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Zuccotti Park occupies a special place in New York's history. The epicenter of the Occupy Wall Street movement that swept political discourse in 2011, this humble square has been cleared of the protest signs and tents, once more becoming a sleepy little location at the tip of Manhattan. Two sculptures add a little color to the mostly gray park, Mark di Suvero's Joie de Vivre contributing a splash of orange across from a bronze businessman statue which reclines on a bench. A tiny square dense with history, Zuccotti Park has become one of New York's most recent landmarks.
Brooklyn Bridge Park is an 85-acre stretch of green space that lies between two of New York's greatest landmarks: the bustling Manhattan Bridge and the gorgeous Brooklyn Bridge. There are stunning views of the New York Harbor, the glittering Manhattan skyline and the beautiful Brooklyn Heights Promenade. Pier 1 of Brooklyn Bridge Park opened in the spring of 2010 and has been one of the most frequented tourist spots ever since. A plethora of parks, piers and waterfront attractions are in the vicinity. The sheer beauty of the place makes it worth a visit!
Hudson River Park is a huge open space stretching from Pier 97 to Battery Park City, replete with grassy expanses, paths, and fields. You can fish, swim, relax, run and walk your dogs in the designated areas, or just enjoy refreshments or sit and read a book. This is the perfect place to spend your day with your family, or to enjoy a little walk or jog after work to relax.
Urban Meadow is a community park in every sense of the word. This is not a simple green patch or a picnic spot, but this is the place where variety of cultural and social events are hosted. It touches base with a wide spectrum of avenues and involves the entire community. Urban Meadow plays host to a variety of events including the annual Red Hook Jazz Festival, fund-raising plant sale, gardening workshops, special competitions for kids and local festivals. Be it a simple evening stroll or a community meeting, Urban Meadow is always the preferred choice.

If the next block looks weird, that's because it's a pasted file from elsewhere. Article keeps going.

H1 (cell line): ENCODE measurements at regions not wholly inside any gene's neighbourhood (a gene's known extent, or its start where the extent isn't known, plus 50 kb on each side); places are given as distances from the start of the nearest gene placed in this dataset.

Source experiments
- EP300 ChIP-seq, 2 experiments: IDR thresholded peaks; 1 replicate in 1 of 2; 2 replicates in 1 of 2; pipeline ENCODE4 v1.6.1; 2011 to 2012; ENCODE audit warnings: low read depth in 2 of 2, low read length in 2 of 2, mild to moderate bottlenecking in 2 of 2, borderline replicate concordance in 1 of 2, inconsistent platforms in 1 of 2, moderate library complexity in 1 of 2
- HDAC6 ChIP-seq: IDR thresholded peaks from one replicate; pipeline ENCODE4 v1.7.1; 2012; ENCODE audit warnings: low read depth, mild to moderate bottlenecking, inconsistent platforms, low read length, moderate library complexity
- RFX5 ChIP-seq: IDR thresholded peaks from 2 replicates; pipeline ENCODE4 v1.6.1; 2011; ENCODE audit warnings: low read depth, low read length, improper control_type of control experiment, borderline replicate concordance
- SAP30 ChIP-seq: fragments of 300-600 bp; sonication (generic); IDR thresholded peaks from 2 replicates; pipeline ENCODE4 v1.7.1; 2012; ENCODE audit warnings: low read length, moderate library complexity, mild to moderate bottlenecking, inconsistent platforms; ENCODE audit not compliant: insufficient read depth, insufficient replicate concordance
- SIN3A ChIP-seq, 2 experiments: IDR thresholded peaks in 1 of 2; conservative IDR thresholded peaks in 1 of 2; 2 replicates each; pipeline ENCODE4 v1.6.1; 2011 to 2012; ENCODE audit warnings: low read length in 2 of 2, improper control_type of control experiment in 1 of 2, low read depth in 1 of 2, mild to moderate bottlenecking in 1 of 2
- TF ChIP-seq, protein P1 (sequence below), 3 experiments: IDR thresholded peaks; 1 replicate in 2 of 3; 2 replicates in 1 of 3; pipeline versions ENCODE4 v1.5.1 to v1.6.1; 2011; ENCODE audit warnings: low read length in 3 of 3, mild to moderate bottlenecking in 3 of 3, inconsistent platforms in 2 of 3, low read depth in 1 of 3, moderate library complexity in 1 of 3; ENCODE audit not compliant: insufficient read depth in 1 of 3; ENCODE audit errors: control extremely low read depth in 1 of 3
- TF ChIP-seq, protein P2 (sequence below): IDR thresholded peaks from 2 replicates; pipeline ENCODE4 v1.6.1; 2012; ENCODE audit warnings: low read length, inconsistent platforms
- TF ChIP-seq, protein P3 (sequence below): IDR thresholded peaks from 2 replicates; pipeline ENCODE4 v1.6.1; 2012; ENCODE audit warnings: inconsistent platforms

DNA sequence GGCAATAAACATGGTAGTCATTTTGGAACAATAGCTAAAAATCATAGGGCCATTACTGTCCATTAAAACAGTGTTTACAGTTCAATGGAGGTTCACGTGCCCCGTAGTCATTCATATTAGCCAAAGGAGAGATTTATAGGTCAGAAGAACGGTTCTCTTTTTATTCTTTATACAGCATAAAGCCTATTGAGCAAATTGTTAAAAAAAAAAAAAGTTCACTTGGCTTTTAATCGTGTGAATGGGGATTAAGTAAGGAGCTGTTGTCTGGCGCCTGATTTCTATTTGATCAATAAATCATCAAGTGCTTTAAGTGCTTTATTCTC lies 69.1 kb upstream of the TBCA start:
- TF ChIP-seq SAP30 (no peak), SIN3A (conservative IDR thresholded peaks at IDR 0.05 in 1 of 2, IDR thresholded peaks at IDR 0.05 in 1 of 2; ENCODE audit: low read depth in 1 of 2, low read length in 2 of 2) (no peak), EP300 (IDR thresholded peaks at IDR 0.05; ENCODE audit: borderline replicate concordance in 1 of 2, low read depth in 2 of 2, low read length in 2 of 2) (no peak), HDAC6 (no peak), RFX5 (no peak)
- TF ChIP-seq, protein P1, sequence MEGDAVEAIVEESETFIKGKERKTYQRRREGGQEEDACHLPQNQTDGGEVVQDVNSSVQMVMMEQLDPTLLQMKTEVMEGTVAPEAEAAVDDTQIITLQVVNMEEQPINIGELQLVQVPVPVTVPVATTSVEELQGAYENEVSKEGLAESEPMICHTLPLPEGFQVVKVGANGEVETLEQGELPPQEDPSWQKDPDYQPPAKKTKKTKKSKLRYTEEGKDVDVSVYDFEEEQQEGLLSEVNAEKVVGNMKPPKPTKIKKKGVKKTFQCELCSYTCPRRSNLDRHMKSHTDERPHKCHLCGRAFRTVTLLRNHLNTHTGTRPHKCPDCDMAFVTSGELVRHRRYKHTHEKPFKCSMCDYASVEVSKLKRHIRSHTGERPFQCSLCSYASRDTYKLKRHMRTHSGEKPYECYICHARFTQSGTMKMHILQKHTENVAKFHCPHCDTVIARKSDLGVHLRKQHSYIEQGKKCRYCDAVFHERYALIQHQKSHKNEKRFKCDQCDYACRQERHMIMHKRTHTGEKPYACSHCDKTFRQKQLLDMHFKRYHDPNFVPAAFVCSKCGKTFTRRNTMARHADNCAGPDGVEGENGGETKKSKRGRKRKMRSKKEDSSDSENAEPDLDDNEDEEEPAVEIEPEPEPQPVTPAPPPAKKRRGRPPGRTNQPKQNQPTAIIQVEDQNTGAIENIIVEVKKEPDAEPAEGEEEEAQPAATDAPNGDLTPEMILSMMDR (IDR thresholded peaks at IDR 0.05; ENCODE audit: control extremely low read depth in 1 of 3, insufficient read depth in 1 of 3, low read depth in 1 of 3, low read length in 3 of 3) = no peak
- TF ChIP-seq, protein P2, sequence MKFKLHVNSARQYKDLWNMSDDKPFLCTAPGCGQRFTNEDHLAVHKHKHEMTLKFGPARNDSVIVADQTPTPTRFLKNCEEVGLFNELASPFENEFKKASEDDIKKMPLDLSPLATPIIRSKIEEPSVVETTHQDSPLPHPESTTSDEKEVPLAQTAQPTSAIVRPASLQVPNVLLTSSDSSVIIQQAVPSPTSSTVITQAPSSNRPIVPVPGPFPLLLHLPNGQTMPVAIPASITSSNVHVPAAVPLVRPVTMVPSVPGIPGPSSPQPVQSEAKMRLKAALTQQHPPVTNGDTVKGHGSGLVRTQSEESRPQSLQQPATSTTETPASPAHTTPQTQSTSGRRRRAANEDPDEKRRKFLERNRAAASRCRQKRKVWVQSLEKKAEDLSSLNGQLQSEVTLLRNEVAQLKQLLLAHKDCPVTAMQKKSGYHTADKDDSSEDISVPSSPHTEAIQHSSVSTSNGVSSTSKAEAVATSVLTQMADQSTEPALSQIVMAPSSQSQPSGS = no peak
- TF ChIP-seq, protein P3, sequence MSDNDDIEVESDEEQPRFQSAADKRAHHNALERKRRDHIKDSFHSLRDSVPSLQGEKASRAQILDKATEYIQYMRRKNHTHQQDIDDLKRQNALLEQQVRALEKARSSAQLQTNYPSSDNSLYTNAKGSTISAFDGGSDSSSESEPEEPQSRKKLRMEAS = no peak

Rich in history, Fort Greene Park’s beginnings emerged in the form of Fort Putnam, which is today located within the park. In 1812, the fort was christened in the name of Major General Nathanael Greene and since there was not any actual worry of conflict or a war at the time, the fort was used by the locals as a recreational space. In the park, there is also a famous memorial, the Prison Ship Martyrs’ Monument, which honors the lives of thousands of Americans who died as a result of imprisonment aboard a ship by the British. A visit to this park gives all its visitors a broader perspective of the history of the city and its residents. The hugely-popular Brooklyn Flea on Saturdays is right across the park.
Offering a much-needed green environment to the urban headaches before you reach Midtown, Madison Square Park is a lush green patch at the beginning of the Flatiron District. All through the year, the park plays host to various cultural events, exhibitions and concerts, all of which are attended in large numbers. Throughout the park, visitors will find a burst of color within its well-manicured flower gardens. Tiny tots and four-legged friends will also have lots to do at Jemmy's Dog Run and the playground. Another perfect addition to the park is the original Shake Shack, the beloved burger place; it can't be missed.